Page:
Language Selection

English French German Italian Portuguese Spanish

Gadgets

Hackable drone controller runs Linux

Filed under
Linux
Gadgets

Gizmo for You has gone to Indiegogo to ask for $600 for a modular, Linux based “Open Source Remote Control” for UAVs and other remote-controlled craft.

Three years in the making, the Open Source Remote Control (OSRC) device is available in Indiegogo fixed-funding packages starting at 350 Euros ($600) for the basic version, or 1,250 Euros ($1,561) for an advanced version. The Linux-based OSRC device is designed to act as a hackable universal controller for all types of “drones, filming, UAV control and general RC.” It seems to be primarily aimed at high-end, hobbyist remote model airplanes.

Read more

Open Source Remote Control lets you pilot just about any drone

Filed under
OSS
Gadgets

Drones and other remotely piloted vehicles are inherently limited by their controls; you frequently have to switch controllers when you switch vehicles, and you can usually forget about customization. You might not have to worry if the Open Source Remote Control (OSRC) project gets off the ground, however. The long-in-development peripheral uses a mix of modular hardware and Linux-based software that lets you steer just about any unmanned machine. On top of a programmable interface, you can swap in new wireless modules and shoulder switches to either accommodate new drones or improve existing controls. You can also attach a 4.8-inch touchscreen module (typically for a first-person view), use cellular networks or even share one vehicle between multiple operators -- handy if you're at a flying club or shooting a movie.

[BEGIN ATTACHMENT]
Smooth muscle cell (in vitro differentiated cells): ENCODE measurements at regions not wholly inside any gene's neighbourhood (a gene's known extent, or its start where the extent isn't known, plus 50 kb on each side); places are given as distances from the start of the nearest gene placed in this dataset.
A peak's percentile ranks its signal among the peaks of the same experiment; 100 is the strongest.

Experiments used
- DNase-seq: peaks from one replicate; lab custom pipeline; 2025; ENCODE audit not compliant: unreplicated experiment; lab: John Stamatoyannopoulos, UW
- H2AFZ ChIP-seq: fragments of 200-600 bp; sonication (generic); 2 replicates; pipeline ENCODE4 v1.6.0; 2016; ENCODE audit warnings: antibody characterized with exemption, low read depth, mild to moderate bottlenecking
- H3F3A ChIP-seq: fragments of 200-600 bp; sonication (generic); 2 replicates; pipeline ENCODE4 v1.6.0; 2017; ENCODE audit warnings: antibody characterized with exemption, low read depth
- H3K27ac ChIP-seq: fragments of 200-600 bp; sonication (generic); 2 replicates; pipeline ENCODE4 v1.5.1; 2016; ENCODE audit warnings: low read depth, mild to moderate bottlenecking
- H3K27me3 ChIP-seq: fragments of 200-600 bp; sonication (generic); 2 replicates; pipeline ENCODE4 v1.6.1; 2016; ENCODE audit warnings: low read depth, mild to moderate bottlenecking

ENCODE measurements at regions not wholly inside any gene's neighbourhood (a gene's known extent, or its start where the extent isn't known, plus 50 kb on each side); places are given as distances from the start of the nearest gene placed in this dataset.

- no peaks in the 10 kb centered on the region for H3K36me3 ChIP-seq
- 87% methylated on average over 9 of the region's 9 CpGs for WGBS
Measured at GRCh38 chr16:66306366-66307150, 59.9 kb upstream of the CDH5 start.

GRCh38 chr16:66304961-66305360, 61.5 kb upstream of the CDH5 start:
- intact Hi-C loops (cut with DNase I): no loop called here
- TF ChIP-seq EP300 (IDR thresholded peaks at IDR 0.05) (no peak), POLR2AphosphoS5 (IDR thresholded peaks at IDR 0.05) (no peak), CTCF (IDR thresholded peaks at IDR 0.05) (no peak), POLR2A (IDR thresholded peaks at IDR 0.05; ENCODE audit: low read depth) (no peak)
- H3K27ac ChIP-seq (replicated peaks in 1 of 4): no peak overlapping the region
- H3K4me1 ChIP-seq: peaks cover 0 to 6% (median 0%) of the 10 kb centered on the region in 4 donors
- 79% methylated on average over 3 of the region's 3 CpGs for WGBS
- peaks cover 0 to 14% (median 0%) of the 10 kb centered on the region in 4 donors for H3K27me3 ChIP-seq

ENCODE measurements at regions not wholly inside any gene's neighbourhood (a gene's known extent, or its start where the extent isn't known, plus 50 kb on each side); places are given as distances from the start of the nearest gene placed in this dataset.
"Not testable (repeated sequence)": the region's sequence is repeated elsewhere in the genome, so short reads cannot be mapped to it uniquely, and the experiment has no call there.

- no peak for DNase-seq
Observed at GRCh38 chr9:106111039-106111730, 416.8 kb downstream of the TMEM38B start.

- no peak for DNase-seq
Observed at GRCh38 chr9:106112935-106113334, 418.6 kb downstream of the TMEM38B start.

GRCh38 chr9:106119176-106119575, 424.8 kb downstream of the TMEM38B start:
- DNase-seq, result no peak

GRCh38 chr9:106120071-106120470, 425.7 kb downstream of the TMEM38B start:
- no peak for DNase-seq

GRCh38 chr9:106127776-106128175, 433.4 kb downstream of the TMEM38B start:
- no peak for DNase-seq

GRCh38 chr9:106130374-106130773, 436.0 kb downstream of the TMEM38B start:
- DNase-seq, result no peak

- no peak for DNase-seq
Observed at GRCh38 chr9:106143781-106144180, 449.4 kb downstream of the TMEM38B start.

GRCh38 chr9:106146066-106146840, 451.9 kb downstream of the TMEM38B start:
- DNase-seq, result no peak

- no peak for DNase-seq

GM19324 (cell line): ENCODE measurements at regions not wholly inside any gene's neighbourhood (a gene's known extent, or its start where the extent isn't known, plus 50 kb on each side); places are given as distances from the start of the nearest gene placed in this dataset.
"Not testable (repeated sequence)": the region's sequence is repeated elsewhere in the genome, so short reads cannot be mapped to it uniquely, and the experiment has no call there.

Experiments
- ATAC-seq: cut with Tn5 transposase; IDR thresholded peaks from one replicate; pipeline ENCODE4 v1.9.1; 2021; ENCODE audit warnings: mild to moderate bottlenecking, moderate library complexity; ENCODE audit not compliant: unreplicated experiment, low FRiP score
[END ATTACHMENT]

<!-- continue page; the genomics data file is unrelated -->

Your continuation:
Read more

Is the Tizen Samsung Z Alive and running Tizen 2.3 SM-Z910F ? #TDS14SH

Filed under
Linux
Gadgets

At the Tizen Developer Summit 2014 Shanghai, Samsung were showing off the Gear S, and also the Samsung Z Smartphone. Taking a further glimpse at the settings we can see that it is listed as running Tizen 2.3, which recently saw the release of the Tizen 2.3 Beta SDK. As a recap, the Samsung Z was the Tizen flagship Smartphone that Samsung were due to release at the Tizen developer summit in Russia, but cancelled the launch with only 48 hours to spare.

Read more

Android Wear gets GPS support, offline music in first major update

Filed under
Android
Gadgets

Google promised that it would consistently improve Android Wear with a number of updates, and now the first major update is here. Announced today in a blog post, the update unlocks some key fitness functionality. It now supports watches with built-in GPS sensors, providing new tools to track your distance and speed independent of your phone. Additionally, with the new software, you'll be able to pair Bluetooth headphones, and offline music playback will also be enabled. And, of course, we're sure the Android Wear team has squashed some bugs along the way.

Read more

Stick computer runs Android on quad-core Atom

Filed under
Android
Gadgets

Shenzhen Apec Electronics has launched a $110, Android stick computer built around a quad-core Intel Atom Z3735 SoC with 1-2GB of RAM and 16-32GB storage.

Read more

Sony Z1 and Z2 added to Xperia open-source project with unified kernels

Filed under
Android
Linux
Gadgets

The Xperia Z1 and Xperia Z2 are now a part of Sony's open source efforts, and unifies them with a common kernel based on the Qualcomm MSM8974 platform. This won't mean much for everyday users, since applying the software to either device means you won't be able to take pictures or make phone calls, but it will make life easier for folks who tinker with custom ROMs.

The kernel unification means developers will be able to cook something up for both devices at once, rather than needing separate ROMs for each. This is a great start, but there are plenty of Z variant models that could benefit from this AOSP treatment as well.

Read more

Hands-on with iRobot's Android-based robot controller: pictures

Filed under
Android
Gadgets

iRobot on Thursday unveiled a new controller for its unmanned bomb disposal and discovery robots, an app that runs on every Android tablet.

Read more

Pocket-sized mobile touchscreen web server runs Tizen

Filed under
Linux
Gadgets